Bombay Velvet: an ode to Mumbai of the screaming sixties
Not many Bollywood films can boast of having a professor from an Ivy League university as its screenplay writer. But that’s a credit Anurag Kashyap’s period drama Bombay Velvet can claim. The film – starring A-listers Ranbir Kapoor and Anushka Sharma – is adapted from Mumbai Fables, a book by Gyan Prakash, who teaches urban and modern Indian history at Princeton University. Over the phone from New Jersey, Prakash tells The National how he got roped into writing the screenplay and the thrill of working in one of the world’s biggest film industries.
Did you plan for Mumbai Fables to be adapted for film?
It happened quite by accident. Between 2000 and 2008, I was spending three months a year in Mumbai doing research for my book. The stories I encountered along the way were really interesting and deserved to be on film. When I mentioned this to one of my friends in the film industry, she suggested I write a story and take it to the filmmaker Anurag Kashyap. When I narrated my story in 2004, Anurag loved it and said: “We’ll make it.” The shoot was originally slotted for 2008-09, which was when I was to be in Mumbai on sabbatical from Princeton to write my book.
How did you get roped into writing the screenplay and how did you prepare for it?
Because of the economic crisis in 2008, the film didn’t take off on time. I was unsure of the reasons and kept pestering Anurag to work on the script. To get me off his back, he asked me to write it. I was totally unprepared for it, but did what I normally do – hit the books. I read standard texts on screenplay writing and looked at some classic screenplays such as LA Confidential. After writing at least 17 different versions of the script in six months, I gave Anurag a copy in April 2009, which he took as the basis for his final, shooting script.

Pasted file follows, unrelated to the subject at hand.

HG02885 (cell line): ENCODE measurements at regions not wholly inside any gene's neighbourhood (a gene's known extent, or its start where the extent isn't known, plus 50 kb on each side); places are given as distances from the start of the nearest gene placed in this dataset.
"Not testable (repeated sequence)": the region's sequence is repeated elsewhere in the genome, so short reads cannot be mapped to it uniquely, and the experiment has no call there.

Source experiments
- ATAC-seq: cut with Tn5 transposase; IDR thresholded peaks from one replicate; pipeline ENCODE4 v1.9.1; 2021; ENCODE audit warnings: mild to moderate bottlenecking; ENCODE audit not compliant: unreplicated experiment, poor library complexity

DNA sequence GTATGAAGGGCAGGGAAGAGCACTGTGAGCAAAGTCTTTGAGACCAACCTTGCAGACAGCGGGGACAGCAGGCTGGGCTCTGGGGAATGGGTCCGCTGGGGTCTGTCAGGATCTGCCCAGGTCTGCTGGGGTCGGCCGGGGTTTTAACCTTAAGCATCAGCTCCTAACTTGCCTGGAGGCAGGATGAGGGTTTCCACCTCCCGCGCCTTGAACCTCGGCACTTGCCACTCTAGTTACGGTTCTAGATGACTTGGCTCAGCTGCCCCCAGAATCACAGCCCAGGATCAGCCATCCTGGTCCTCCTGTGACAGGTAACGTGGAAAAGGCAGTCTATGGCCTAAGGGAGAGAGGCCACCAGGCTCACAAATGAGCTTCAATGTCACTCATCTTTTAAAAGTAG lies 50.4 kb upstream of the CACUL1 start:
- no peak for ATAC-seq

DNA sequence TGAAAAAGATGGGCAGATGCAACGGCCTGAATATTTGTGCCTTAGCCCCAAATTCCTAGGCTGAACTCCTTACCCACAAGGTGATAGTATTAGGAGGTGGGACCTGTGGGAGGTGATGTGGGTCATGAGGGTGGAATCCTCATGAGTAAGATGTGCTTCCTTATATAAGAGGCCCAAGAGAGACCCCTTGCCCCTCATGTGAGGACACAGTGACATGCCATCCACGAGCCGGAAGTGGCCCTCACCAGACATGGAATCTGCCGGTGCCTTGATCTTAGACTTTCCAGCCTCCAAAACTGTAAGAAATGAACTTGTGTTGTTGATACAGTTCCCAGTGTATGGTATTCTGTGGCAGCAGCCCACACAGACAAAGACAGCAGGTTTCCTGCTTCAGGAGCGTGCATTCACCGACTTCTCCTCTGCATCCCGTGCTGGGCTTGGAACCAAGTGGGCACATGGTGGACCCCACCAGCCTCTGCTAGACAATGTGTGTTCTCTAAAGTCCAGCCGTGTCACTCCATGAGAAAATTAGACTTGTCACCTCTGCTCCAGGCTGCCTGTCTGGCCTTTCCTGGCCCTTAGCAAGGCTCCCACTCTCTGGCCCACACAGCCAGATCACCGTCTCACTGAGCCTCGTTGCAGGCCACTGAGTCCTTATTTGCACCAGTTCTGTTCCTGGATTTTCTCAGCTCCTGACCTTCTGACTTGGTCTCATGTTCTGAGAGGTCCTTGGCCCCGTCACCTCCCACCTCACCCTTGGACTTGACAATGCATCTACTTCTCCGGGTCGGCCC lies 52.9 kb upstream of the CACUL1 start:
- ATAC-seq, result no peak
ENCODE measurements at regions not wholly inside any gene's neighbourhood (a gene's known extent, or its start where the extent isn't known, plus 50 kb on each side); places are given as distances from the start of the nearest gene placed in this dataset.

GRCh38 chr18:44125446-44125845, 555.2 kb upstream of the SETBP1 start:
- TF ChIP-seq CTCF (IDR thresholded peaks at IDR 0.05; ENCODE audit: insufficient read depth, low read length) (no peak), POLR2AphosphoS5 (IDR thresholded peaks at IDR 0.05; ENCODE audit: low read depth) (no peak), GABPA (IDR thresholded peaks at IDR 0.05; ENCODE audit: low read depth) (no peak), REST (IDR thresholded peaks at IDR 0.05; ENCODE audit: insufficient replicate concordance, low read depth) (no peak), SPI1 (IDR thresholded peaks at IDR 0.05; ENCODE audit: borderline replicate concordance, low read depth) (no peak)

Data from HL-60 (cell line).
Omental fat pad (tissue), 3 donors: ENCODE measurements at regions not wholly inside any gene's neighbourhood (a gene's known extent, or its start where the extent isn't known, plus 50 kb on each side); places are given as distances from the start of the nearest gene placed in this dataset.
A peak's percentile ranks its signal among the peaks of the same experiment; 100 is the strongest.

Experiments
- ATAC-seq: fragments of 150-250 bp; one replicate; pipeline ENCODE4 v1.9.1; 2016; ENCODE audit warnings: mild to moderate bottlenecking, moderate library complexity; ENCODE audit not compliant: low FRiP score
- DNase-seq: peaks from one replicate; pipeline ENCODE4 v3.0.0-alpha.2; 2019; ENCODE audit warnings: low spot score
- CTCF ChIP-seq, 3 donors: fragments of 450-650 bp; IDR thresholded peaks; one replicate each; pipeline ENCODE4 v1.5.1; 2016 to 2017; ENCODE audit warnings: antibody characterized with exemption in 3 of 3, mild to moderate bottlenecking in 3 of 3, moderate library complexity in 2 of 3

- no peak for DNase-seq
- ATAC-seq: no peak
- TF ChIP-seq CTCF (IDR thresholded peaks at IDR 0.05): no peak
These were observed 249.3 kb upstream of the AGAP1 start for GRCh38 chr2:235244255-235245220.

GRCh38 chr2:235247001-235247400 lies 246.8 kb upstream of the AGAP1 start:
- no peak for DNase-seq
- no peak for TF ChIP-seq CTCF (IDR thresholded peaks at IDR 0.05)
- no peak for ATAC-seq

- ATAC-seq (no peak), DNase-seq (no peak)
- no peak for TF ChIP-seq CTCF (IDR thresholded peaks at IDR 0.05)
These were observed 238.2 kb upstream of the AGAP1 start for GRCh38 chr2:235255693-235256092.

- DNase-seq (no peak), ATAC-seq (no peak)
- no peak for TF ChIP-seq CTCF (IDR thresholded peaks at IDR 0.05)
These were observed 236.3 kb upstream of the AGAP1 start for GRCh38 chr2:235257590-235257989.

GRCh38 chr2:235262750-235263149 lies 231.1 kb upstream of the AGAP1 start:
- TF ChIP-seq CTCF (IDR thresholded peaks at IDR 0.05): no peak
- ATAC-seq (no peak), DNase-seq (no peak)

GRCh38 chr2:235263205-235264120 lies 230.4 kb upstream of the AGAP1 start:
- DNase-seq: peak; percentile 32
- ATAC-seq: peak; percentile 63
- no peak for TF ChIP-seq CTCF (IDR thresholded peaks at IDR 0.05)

What was the biggest challenge in writing the screenplay?
I had to draw upon real people from my book to create composite cinematic characters. Crafting a tale with emotions, desires and motivation and expressing it all in the context of a love story was quite challenging.
How did you plot your characters and choose your settings to show the transformation of Mumbai?
I thought of Rosie Noronha, a club singer, because I wanted to show the robust jazz scene of the 1960s. Johnny Balraj, a subaltern with a greed for upward mobility, seemed to fit well in Bombay’s transformation from industrial to post-industrial metropolis. The film also has tabloid editors, loosely drawn from real people like Russi Karanjia [the founder of the Mumbai weekly tabloid, Blitz] and Dosu Karaka [the founder of the Mumbai weekly newspaper, The Current] I have written about in the book. The aim was to portray many different social sights of Bombay, not just the rich or the poor. I wanted the film to have a collision of different social worlds and the characters to have varied ambitions and aspirations.
Why was Sri Lanka chosen as the place to shoot a film about Mumbai?
I was sceptical when I heard of it. But when I went to Sri Lanka for the shoot, I could appreciate why. For instance, in Colombo, the traffic on the streets was stopped for eight hours. Who can imagine doing that in Mumbai without causing riots? Sri Lanka also worked out because some of its colonial architecture resembles Mumbai’s and it was cheaper to create the sets there.
• Bombay Velvet opens in cinemas on Thursday, May 14
Updated: May 12, 2015 04:00 AM